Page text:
3. Yeah, it’s not as if we the public get any benefit at all from, well, the stuff that makes modern life possible.

  4. @jgh: It’s not even profit. It doesn’t account for taxes and may not include fixed overheads. Plus the unit cost is an averaged estimate.

    Rents would surely be calculated as…rent? Specifically the difference between renting land with oil reserves vs without? Or just the cost of extraction rights?

    As for where the rent went: the first landowner to know they had oil, some rights-holders who realised unexpected price changes, and governments who expropriated the reserves.

    Excluding expropriation of oil rights, you’ll probably never know tax effects on rents because taxes won’t be assessed on rent or land value.

  5. The definition was written by someone who did not understand what he/she was writing. You can only get the average cost by dividing aggregate cost by number of units. Having done this he/she then multiplies said average cost by number of units …

    Rent is not pure profit, it is before interest cost and (for the companies) taxes.

  6. The other oil and gas update: Russia is still toying with the mouse.

    NordStream 1 is (slightly surprisingly) back in operation, but at 40% capacity. Seems to be deliberately calibrated to ensure there’s a winter energy crunch in Europe while maintaining not-very-plausible deniability, a revenue flow, and the implicit threat of future “interruptions”.

    Germany is already in crisis mode and starting to get stinky:

    Habeck has talked of a “nightmare scenario” facing Europe, especially Germany, Europe’s largest economy.

    Habeck, who is dealing with the crisis from his home, having contracted coronavirus, has spoken of the steps he has taken to reduce his personal energy consumption, including taking shorter showers and turning off lights, just as German consumers and municipalities have been urged to do. This is all part of a three-part emergency gas crisis plan that was triggered earlier this year.

    The third and final part of the plan would be a dramatic step involving intervening in the internal market to specify which industries received what level of supplies.

    There’s a lot of peripheral activity around firing up brown coal plants, new LNG terminals, etc. but no serious effort yet to address the root problem that Europe needs energy to be both abundant and affordable or the economy as we know it will curl up and die. Of course, some powerful people want to kill the economy – you’ll own nothing, and you’ll like it.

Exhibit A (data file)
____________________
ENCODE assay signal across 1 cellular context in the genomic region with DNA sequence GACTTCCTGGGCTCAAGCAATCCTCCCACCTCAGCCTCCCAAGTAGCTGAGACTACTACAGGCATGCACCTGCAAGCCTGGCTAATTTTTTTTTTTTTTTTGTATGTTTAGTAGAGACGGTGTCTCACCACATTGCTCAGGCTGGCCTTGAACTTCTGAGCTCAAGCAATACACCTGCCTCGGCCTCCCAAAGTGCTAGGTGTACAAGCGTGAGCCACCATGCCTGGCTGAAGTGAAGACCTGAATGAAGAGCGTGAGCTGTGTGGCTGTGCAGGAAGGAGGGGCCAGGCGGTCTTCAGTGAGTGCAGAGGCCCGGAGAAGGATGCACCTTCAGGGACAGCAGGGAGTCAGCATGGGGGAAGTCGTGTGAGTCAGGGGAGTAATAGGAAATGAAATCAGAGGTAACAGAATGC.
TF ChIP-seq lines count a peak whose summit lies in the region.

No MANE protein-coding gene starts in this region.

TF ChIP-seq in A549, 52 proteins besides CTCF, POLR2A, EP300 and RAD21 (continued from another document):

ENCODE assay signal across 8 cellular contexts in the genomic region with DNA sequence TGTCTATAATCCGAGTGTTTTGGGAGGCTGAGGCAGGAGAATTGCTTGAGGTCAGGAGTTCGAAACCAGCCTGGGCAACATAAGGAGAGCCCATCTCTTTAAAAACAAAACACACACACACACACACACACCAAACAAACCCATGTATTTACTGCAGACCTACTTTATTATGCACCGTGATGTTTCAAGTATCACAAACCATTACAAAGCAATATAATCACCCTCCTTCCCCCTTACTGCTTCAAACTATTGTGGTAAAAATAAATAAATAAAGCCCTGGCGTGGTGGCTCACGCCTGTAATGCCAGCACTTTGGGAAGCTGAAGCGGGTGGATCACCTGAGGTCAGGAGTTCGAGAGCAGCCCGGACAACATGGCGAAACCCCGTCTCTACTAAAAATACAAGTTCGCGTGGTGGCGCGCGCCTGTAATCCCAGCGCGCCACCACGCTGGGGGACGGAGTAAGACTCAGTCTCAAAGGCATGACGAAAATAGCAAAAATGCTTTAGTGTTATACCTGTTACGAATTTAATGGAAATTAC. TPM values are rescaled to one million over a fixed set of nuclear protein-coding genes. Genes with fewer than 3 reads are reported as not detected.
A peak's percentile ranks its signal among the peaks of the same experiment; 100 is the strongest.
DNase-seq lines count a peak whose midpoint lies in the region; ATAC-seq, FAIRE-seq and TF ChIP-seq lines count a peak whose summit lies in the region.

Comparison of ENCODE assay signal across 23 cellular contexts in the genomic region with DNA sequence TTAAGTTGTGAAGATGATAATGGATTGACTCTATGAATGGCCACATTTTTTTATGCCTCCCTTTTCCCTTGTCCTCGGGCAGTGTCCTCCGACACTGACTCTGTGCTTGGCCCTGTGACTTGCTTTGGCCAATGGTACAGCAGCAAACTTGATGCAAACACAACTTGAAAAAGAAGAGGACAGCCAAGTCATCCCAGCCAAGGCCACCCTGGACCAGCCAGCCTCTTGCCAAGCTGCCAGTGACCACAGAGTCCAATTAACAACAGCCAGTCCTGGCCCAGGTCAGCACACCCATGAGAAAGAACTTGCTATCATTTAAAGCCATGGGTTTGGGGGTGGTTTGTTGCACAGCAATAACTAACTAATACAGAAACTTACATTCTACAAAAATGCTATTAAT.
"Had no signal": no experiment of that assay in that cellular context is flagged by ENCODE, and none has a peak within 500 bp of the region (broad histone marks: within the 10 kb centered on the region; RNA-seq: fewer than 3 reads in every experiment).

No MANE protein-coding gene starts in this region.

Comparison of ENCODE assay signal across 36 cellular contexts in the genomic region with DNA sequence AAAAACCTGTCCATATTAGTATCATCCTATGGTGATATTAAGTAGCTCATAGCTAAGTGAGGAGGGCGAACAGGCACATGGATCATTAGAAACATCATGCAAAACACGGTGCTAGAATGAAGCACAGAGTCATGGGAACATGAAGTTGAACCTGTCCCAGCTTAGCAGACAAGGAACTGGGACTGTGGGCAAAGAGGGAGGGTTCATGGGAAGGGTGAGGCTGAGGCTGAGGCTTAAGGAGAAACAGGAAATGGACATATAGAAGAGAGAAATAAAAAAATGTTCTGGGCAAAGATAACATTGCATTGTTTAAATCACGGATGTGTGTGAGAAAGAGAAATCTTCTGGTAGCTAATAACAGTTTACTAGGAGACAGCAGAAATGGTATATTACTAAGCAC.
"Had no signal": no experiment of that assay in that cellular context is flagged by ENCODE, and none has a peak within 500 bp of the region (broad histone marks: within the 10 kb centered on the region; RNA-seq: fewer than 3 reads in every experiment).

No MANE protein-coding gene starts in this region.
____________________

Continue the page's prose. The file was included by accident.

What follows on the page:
LNG isn’t the answer, it’s too bloody dear. The Krauts are still wedded to their inane Atomkraft phobia, and new nuclear power usually takes decades to come online anyway. Fracking is still, of course, verboten.

    The sanctions have not only failed to deter Russian aggression, they’re doing a lot more damage to us than they are Russia. The rational response would be to change the sanctions, but that seems politically untenable at this point and there’s no particular reason to expect Russia to cooperate with what it calls ‘unfriendly’ countries. Also the US would try to destroy any of its satellites if they start getting funny ideas about having an independent foreign policy. So there’s that.

    Apart from that, uh, slight energy malfunction… everything’s perfectly all right now. We’re fine. We’re all fine here now, thank you. How are you?

  7. Steve

    They’ll be saying you’re a ‘tin foil hatter’ next….

    A great post – although perhaps more ‘serious’ than your usual….

  8. Tough titties, EU and Germany.

    You dug yourself a deep hole in deciding to deprecate all hydro carbons but to continue to use them by buying them in from an unreliable source.

    That hole would rise up and bite you (hmmm – kinda mixed metaphor there) one way or another – it was always clear that Russia could 9and therefore would) hold you to ransom one way or another one of these days. Maybe not cutting you off; maybe just trebling the price. To begin with.

    So freeze, you stupid buggers. Perhaps your electorates will one day actually get a clue.

    [and you lackwits in the UK, same to you]